Strabo, Geography (English) (XML Header) [genre: prose] [word count] [Str.].
<<Str. 8.6.1 Str. 8.6.4 (Greek English(2)) >>Str. 8.6.7

8.6.1

AFTER Malæ follow the Argolic and Hermionic Gulfs; the former extends as far as Scyllæum, [Note] it looks to the east, and towards the Cyclades; [Note] the latter lies still more towards the east than the former, reaching ægina and the Epidaurian territory. [Note] The Laconians occupy the first part of the Argolic Gulf, and the Argives the rest. Among the places occupied by the Laconians are Delium, [Note] a temple of Apollo, of

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the same name as that in Bœotia; Minoa, a fortress of the same name as that in Megara; and according to Artemidorus, Epidaurus Limera; [Note] Apollodorus, however, places it near Cythera, [Note] and having a convenient harbour, (λιμὴν, limen,) it was called Limenera, which was altered by contraction to Li- mera. A great part of the coast of Laconia, beginning immediately from Malæ, is rugged. It has however shelters for vessels, and harbours. The remainder of the coast has good ports; there are also many small islands, not worthy of mention, lying in front of it. 8.6.2

To the Argives belong Prasiæ, [Note] and Temenium [Note] where Temenus lies buried. Before coming to Temenium is the district through which the river Lerna flows, that having the same name as the lake, where is laid the scene of the fable of the Hydra. The Temenium is distant from Argos 26 stadia from the sea-coast; from Argos to Heræum are 40, and thence to Mycenæ 10 stadia.

Next to Temenium is Nauplia, the naval station of the Argives. Its name is derived from its being accessible to ships. Here they say the fiction of the moderns originated respecting Nauplius and his sons, for Homer would not have omitted to mention them, if Palamedes displayed so much wisdom and intelligence, and was unjustly put to death; and if Nauplius had destroyed so many people at Caphareus. [Note] But the genealogy offends both against the mythology, and against chronology. For if we allow that he was the son of Neptune, [Note] how could he be the son of Amymone, and be still living in the Trojan times.

Next to Nauplia are caves, and labyrinths constructed in them, which caves they call Cyclopeia.

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3. Then follow other places, and after these the Hermionic Gulf. Since the poet places this gulf in the Argive territory, we must not overlook this division of the circumference of this country. It begins from the small city Asine; [Note] then follow Hermione, [Note] and Trœzen. [Note] In the voyage along the coast the island Calauria [Note] lies opposite; it has a compass of 30 stadia, and is separated from the continent by a strait of 4 stadia. 8.6.4

Then follows the Saronic Gulf; some call it a Pontus or sea, others a Porus or passage, whence it is also termed the Saronic pelagos or deep. The whole of the passage, or Porus, extending from the Hermionic Sea, and the sea about the Isthmus (of Corinth) to the Myrtoan and Cretan Seas, has this name.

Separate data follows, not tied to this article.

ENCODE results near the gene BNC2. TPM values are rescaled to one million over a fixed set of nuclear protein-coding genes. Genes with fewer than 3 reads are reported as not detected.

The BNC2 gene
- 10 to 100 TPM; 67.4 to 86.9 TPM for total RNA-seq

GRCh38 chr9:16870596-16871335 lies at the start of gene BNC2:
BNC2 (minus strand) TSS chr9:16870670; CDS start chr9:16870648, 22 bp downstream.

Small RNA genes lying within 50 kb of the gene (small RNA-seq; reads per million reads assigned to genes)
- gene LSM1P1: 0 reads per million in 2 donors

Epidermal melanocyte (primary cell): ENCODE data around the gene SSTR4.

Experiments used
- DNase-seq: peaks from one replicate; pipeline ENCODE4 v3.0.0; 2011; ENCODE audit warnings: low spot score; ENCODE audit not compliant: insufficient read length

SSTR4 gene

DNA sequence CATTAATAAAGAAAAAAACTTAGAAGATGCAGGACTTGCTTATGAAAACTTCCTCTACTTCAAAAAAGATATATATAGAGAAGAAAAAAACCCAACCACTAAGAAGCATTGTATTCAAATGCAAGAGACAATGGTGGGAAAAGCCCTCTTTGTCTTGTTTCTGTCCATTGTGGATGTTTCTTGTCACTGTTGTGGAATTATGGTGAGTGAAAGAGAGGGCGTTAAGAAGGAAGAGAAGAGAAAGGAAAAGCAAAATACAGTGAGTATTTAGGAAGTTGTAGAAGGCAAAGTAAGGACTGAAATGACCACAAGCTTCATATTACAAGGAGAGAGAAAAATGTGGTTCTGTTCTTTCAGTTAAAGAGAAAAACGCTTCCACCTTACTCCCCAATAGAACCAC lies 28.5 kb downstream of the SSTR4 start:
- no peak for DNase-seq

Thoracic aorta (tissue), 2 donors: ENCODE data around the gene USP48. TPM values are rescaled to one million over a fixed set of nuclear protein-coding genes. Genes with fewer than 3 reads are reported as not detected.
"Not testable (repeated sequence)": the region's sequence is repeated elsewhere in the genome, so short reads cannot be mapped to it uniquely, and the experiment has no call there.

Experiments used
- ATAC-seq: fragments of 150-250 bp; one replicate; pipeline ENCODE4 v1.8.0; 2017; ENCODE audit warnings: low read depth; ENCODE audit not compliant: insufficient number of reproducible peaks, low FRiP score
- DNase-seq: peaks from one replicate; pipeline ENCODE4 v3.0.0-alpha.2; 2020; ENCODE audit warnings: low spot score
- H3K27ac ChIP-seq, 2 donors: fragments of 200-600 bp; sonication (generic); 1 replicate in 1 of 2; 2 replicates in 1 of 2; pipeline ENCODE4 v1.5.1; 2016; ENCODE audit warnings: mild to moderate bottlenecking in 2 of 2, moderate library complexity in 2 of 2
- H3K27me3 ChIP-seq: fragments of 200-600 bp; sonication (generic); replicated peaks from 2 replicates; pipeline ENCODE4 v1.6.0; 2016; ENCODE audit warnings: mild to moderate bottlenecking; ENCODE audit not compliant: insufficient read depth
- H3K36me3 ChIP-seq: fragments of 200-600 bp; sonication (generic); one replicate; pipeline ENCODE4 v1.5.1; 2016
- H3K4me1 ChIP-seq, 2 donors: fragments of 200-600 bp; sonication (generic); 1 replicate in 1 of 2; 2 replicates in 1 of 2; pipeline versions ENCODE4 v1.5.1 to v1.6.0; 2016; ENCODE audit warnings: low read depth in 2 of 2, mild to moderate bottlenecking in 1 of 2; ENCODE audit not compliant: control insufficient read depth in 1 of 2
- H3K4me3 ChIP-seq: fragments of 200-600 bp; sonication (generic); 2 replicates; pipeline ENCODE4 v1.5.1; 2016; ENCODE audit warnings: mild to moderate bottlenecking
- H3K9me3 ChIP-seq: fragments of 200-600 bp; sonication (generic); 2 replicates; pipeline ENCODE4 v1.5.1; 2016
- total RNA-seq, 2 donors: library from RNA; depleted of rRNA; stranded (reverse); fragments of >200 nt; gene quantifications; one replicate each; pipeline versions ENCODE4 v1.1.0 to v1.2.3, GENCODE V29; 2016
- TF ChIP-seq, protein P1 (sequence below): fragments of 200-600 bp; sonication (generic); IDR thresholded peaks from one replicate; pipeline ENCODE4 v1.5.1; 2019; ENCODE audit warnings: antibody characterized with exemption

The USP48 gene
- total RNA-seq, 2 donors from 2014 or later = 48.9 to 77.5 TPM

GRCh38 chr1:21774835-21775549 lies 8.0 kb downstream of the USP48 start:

To the Saronic Gulf belong Epidaurus, [Note] and the island in front of it, ægina; then Cenchreœ, the naval station of the Corinthians towards the eastern parts; then Schœnus, [Note] a harbour at the distance of 45 stadia by sea; from Maleæ tile whole number of stadia is about 1800.

At Schœnus is the Diolcus, or place where they draw the vessels across the Isthmus: it is the narrowest part of it. Near Schœnus is the temple of the Isthmian Neptune. At present, however, I shall not proceed with the description of these places, for they are not situated within the Argive territory, but resume the account of those which it contains. 8.6.5

And first, we may observe how frequently Argos is mentioned by the poet, both by itself and with the epithet designating it as Achæan Argos, Argos Jasum, Argos Hippium, or Hippoboton, or Pelasgicum. The city, too, is called Argos, Argos and Sparta— [Note]
Il. iv. 52.
those who occupied Argos and Tiryns; [Note]
Il. 559.
and Peloponnesus is called Argos, at our house in Argos, [Note]
Il. i. 30.
for the city could not be called his house; and he calls the whole of Greece, Argos, for he calls all Argives, as he calls them Danai, and Achæans.

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He distinguishes the identity of name by epithets; he calls Thessaly, Pelasgic Argos; all who dwelt in Pelasgic Argos; [Note]
Il. ii. 681.
and the Peloponnesus, the Achæan Argos; if we should return to Achæan Argos;
Il. ix. 141.
was he not at Achæan Argos?
Od. iii. 251.
intimating in these lines that the Peloponnesians were called peculiarly Achæans according to another designation.

He calls also the Peloponnesus, Argos Jasum; if all the Achæans throughout Argos Jasum should see you, [Note]
Od. xviii. 245.
meaning Penelope, she then would have a greater number of suitors; for it is not probable that he means those from the whole of Greece, but those from the neighbourhood of Ithaca. He applies also to Argos terms common to other places, pasturing horses, and abounding with horses.



Strabo, Geography (English) (XML Header) [genre: prose] [word count] [Str.].
<<Str. 8.6.1 Str. 8.6.4 (Greek English(2)) >>Str. 8.6.7

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